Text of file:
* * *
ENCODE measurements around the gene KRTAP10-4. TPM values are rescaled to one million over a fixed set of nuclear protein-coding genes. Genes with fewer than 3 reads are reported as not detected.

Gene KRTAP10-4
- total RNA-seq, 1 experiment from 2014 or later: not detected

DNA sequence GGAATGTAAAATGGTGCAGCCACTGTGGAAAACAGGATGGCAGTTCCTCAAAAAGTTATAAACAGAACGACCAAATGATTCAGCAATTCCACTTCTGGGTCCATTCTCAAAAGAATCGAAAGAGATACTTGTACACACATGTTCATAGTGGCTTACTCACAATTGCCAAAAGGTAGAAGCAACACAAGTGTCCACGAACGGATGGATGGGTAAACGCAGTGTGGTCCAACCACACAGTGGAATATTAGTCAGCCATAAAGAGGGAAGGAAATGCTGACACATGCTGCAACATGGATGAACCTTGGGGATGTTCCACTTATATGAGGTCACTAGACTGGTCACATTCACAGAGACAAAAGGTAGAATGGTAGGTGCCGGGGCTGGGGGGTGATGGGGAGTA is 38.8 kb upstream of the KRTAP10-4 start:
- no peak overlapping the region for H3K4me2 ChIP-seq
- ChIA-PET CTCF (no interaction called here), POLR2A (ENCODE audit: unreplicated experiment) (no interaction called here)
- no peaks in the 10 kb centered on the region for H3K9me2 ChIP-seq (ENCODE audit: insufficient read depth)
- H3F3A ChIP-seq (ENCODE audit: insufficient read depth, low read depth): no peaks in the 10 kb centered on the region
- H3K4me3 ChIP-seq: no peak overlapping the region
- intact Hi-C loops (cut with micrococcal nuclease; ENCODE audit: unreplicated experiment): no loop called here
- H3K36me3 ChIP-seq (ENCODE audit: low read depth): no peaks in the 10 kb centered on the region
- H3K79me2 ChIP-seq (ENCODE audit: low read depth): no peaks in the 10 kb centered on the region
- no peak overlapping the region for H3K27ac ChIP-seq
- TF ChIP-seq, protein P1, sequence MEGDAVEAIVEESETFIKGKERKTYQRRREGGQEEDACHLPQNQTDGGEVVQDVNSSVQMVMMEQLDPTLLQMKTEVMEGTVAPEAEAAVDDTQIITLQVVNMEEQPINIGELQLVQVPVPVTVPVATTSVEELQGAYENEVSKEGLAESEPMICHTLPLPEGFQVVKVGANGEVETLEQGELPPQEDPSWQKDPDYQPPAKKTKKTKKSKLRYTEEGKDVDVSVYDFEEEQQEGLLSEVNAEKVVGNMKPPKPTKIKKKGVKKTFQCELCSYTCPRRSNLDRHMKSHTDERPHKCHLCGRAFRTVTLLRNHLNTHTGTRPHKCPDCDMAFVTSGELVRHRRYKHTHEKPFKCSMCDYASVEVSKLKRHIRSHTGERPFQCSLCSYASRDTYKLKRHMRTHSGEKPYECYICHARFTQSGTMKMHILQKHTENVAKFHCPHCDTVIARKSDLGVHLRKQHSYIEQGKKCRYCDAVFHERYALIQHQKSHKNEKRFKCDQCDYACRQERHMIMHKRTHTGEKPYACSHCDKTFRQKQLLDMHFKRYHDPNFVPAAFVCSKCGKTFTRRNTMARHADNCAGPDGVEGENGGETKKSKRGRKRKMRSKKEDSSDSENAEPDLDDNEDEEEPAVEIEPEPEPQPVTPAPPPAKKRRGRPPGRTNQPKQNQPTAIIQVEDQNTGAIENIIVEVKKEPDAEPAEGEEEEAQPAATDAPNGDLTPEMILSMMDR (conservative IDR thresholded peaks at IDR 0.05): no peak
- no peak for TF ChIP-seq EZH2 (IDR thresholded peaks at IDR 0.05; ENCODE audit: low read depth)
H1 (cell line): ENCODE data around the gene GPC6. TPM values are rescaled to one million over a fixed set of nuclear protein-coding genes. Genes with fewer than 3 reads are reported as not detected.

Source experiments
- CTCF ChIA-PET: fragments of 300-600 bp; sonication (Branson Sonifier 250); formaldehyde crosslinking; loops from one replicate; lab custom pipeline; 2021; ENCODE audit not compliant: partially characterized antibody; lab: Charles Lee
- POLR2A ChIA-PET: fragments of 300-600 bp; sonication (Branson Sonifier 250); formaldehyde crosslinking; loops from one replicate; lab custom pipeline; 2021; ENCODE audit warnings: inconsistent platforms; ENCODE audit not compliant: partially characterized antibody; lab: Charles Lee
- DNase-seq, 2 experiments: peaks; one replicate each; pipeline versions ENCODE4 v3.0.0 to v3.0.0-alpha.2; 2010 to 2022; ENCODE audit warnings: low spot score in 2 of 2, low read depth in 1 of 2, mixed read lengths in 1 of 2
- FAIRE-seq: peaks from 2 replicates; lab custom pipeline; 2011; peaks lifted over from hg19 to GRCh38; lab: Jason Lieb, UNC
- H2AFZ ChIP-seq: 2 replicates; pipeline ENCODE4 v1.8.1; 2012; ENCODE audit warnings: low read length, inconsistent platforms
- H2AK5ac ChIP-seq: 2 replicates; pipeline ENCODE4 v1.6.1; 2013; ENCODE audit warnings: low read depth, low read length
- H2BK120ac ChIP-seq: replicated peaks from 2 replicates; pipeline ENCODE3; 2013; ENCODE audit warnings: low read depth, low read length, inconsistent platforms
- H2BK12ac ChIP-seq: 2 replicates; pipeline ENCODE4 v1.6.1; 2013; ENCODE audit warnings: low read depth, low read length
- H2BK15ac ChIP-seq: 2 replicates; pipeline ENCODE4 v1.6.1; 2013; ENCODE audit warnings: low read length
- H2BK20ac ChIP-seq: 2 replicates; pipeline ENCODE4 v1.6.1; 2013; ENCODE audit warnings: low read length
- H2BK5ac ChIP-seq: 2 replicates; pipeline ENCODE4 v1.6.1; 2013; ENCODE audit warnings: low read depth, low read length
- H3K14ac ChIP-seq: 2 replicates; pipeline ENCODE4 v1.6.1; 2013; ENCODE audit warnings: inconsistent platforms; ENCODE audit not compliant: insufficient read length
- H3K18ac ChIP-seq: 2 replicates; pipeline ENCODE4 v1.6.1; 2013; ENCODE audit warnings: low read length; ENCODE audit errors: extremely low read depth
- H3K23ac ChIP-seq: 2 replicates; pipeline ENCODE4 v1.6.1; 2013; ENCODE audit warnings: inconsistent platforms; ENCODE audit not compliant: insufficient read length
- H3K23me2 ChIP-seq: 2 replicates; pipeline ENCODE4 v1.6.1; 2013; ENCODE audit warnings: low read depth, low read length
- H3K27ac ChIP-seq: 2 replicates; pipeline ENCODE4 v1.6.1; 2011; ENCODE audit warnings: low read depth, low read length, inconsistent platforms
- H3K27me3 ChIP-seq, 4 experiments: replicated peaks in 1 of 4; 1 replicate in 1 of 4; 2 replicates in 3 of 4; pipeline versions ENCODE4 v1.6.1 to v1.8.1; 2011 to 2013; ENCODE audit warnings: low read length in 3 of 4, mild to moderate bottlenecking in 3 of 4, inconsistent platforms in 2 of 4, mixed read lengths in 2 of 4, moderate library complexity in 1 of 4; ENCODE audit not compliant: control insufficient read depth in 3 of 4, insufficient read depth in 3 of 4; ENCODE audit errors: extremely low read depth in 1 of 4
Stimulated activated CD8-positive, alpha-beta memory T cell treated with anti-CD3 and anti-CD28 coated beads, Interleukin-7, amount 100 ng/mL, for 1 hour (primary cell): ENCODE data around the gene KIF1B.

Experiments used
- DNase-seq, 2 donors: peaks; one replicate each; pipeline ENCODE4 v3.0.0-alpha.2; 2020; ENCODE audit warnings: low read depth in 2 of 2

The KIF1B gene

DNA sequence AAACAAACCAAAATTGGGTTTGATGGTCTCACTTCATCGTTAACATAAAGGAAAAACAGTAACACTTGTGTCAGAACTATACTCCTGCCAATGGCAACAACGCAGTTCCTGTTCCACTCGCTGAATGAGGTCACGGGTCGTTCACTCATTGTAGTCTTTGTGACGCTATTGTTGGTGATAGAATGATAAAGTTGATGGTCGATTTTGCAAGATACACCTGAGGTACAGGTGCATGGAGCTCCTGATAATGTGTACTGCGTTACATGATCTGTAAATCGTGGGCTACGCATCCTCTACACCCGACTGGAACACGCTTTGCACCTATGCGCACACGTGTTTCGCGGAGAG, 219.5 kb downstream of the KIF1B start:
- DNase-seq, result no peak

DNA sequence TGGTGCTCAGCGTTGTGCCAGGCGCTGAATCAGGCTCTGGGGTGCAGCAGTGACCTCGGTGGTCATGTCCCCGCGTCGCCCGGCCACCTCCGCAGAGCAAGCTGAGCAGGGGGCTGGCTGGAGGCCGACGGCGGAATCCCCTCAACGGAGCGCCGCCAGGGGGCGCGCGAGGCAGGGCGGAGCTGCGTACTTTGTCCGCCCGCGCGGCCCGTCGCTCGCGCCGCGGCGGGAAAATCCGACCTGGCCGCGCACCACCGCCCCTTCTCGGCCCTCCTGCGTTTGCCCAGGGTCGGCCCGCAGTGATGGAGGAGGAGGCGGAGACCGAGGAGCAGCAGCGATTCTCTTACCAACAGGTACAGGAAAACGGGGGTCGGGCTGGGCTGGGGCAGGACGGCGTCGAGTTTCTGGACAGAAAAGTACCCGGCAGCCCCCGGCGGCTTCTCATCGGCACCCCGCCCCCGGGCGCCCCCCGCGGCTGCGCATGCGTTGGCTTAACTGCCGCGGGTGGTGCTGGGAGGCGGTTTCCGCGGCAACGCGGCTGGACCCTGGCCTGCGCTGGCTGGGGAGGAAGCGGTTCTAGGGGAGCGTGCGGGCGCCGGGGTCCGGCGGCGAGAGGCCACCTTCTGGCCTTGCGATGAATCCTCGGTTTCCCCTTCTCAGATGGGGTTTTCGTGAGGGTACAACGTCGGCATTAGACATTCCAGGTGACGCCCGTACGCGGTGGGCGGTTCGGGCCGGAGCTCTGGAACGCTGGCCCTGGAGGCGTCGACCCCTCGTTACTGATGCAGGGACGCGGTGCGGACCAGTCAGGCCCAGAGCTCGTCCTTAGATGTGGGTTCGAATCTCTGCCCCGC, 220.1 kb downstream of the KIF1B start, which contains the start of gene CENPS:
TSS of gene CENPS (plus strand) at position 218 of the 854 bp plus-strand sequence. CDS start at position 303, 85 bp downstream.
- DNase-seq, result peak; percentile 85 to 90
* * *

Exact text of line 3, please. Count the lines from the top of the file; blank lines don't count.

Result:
- total RNA-seq, 1 experiment from 2014 or later: not detected